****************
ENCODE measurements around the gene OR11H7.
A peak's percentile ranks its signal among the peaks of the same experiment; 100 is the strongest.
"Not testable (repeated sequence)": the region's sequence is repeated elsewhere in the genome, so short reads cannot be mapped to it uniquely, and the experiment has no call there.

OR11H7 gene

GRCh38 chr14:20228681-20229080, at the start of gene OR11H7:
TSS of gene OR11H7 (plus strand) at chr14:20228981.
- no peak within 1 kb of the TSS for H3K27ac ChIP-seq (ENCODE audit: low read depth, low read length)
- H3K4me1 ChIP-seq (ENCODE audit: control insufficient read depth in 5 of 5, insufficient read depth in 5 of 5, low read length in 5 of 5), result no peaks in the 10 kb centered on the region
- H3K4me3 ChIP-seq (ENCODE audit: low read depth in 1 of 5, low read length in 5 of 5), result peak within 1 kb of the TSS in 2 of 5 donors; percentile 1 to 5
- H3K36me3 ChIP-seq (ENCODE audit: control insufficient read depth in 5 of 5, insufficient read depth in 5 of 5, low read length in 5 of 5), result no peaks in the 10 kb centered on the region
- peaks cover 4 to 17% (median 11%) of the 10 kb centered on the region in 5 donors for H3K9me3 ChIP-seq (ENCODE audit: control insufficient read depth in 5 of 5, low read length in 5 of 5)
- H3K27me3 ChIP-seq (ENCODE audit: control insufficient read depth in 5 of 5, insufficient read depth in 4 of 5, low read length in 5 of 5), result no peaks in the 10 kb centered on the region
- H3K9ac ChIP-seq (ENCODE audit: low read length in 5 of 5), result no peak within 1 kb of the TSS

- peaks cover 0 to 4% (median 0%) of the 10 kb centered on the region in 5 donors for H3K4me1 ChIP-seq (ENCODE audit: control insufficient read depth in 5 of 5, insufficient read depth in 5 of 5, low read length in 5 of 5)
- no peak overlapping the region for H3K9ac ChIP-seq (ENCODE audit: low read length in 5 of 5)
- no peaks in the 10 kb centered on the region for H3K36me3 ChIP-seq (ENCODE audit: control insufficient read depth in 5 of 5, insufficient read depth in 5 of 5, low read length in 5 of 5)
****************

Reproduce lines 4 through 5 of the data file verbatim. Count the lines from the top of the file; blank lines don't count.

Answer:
OR11H7 gene

GRCh38 chr14:20228681-20229080, at the start of gene OR11H7: